Rapid ejaculation (pre-mature ejaculation)

While the definition of rapid is subjective, rapid ejaculation can refer to feeling like being unable to control the ejaculation and finding that is happens sooner than expected, maybe even before penetration. Most experts in the field consider ejaculation happening under two minutes of penetration all or most of the times as rapid ejaculation. It is common among younger men mostly because of psychological reasons like higher performance anxiety. It could also result from a learnt behaviour when men compulsively masturbate and learn to ejaculate quickly. It may also be due to lack of sexual experience. In some cases, it acts as a precursor to erectile dysfunction.

This condition can sometimes result from physical conditions such as thyroid gland dysfunction and problems with the prostate gland. The treatment involves helping both the individual and the couple develop a better understanding about the issue and to steer away from focussing on intercourse as being the ‘real sex’. Men with this problem are taught about controlling ejaculation through a series of graded activity called ‘stop-start technique’. In addition, there are medical treatments at a local penis level (local anaesthetic agents) and tablets that delay ejaculation. These should be taken under the supervision of a specialist. Medicines used for treating erectile problems are of not much benefit in rapid ejaculation.

Delayed Ejaculation and Anorgasmia

Delayed ejaculation is when a man takes longer than expected to achieve climax. If climax fails to occur, it is known as anorgasmia. In some men, these dysfunctions can find their root in a neurological disease or the side effect of medication like anti-depressants especially if it is a new problem. But mostly it can develop due to psychological reasons or a struggling relationship. It could be due to poor arousal from sexual boredom or insufficient stimulation by the partner (maybe due to lack of communication). It could also be the result of subconsciously feeling guilty about sexual pleasure or anxiety of a possible pregnancy and fatherhood.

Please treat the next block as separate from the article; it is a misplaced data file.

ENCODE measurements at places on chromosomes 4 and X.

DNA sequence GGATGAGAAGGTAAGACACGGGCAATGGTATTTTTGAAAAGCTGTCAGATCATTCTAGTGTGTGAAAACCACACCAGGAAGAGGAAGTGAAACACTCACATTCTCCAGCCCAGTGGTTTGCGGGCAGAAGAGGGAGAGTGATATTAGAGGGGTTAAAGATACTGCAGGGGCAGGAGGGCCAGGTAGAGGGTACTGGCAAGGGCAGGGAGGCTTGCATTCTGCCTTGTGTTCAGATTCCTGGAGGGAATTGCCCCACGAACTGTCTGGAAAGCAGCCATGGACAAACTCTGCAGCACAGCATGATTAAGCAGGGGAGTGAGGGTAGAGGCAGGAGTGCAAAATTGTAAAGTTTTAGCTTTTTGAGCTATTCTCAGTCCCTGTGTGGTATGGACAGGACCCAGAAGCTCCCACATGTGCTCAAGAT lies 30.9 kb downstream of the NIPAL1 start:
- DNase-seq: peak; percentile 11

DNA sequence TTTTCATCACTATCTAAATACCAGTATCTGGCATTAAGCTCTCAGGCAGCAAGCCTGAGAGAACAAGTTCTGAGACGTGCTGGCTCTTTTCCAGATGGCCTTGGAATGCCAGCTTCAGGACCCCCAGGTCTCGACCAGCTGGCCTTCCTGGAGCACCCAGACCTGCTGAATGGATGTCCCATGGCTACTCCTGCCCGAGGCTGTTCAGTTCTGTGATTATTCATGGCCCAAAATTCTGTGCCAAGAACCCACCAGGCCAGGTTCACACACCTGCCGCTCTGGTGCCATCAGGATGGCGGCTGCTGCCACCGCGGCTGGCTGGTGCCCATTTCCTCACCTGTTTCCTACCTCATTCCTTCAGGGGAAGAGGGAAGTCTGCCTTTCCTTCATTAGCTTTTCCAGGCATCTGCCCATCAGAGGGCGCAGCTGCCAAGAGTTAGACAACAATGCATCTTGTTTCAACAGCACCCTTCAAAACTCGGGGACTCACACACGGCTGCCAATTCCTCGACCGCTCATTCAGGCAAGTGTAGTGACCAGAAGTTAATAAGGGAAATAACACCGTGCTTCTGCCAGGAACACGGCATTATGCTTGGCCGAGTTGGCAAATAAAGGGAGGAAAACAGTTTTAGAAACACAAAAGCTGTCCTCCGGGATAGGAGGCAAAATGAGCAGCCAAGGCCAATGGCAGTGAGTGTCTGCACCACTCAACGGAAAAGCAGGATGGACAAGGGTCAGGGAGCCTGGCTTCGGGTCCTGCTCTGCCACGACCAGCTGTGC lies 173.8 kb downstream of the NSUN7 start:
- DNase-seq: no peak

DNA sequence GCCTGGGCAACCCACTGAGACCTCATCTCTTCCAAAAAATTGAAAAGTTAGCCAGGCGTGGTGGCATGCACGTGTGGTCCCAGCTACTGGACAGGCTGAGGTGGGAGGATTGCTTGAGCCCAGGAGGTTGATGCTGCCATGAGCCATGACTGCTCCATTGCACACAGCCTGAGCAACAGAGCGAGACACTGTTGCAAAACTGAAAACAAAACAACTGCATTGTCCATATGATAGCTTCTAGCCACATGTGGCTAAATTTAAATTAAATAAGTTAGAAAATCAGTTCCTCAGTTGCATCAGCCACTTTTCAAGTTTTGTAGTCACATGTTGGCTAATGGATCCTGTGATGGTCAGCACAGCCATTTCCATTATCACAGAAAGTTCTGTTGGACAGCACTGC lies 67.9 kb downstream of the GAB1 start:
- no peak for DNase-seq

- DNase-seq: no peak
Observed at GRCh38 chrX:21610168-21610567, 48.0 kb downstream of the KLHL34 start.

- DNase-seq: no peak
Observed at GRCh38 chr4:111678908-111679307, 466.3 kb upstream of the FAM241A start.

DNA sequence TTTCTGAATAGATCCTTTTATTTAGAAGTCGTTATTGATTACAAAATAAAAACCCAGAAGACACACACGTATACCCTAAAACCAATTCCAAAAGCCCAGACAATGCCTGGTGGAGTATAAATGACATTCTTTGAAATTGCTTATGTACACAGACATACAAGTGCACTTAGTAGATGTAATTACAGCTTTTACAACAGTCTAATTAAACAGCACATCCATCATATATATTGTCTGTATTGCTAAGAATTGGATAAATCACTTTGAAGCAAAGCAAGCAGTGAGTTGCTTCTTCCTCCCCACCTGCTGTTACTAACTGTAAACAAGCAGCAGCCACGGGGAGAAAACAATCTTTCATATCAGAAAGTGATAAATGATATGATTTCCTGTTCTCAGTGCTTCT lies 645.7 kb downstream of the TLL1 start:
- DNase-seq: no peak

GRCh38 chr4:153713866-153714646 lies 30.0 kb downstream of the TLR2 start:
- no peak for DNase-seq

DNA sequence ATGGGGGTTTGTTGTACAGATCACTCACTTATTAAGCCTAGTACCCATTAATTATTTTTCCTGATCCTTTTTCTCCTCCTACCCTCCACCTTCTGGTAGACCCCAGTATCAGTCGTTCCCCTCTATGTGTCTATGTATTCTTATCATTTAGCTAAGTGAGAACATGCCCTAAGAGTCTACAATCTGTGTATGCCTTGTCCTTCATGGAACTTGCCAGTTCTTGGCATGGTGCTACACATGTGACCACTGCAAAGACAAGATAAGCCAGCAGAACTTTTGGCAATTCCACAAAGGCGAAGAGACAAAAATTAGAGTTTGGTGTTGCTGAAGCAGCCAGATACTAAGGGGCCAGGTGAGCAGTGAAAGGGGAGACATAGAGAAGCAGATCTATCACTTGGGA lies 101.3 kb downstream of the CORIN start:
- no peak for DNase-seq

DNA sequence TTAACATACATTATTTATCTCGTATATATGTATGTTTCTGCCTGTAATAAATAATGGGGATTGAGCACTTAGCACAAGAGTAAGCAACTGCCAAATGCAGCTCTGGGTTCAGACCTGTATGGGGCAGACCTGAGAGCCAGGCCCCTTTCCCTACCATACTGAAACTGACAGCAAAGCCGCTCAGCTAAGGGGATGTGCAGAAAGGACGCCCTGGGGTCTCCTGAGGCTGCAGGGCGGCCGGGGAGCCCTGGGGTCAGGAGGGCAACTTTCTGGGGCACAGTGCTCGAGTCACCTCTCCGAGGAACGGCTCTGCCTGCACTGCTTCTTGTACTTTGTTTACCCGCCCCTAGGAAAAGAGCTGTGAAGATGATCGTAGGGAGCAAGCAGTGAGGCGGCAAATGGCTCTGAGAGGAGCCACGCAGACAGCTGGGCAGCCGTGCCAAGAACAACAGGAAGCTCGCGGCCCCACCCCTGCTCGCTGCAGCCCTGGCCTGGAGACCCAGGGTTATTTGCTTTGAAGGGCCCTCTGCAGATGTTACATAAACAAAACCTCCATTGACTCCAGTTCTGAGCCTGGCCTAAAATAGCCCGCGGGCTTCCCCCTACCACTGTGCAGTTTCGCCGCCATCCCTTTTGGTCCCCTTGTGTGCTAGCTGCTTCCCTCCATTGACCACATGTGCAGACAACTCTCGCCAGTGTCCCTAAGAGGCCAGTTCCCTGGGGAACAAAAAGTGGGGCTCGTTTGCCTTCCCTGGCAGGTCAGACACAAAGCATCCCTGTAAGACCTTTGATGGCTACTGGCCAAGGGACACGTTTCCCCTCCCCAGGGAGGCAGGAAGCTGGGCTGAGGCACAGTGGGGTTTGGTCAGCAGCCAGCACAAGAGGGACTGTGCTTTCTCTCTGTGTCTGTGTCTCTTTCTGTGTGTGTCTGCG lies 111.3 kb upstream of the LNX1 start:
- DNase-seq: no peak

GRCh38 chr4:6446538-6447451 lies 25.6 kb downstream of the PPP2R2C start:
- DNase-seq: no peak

Psychosexual therapy is used to discover the root of delayed ejaculation. It also enables the man to explore his sexual needs and likes and incorporate them into his sexual activity. Medications have a limited role in this condition and should be used after consulting a specialist.

Painful sex

Painful sex or dyspareunia is when a man experiences feelings of pain during an erection, penetration, ejaculation or after the sexual activity (which is when blood flows away from the area). It may be felt in the glans (tip of the penis), the shaft, the scrotum or the anus. There are multiple reasons for the pain.

While painful ejaculation is rare, it is generally associated with the inflammation of the urethra, prostate gland or the seminal vesicles. It may also be due to the obstruction of the ejaculatory duct.

Sometimes, the reason can be psychological; due to fear, anxiety or guilt around sex, a history of sexual abuse or a strict religious upbringing. In this case, sex therapy is prescribed.

A sexual dysfunction is a minor problem in the large scheme of things. The bigger problem is the stigma surrounding it that prevents many men from seeking help. So while sex therapy, medication and surgery can easily fix the above, the real problem that needs fixing is our outlook towards sex.

This is a part of the Sexual Health series bought to you by The News Minute in association with Happy Relationships. Happy Relationships is an enterprise that works in the field of sexual health and relationship wellness.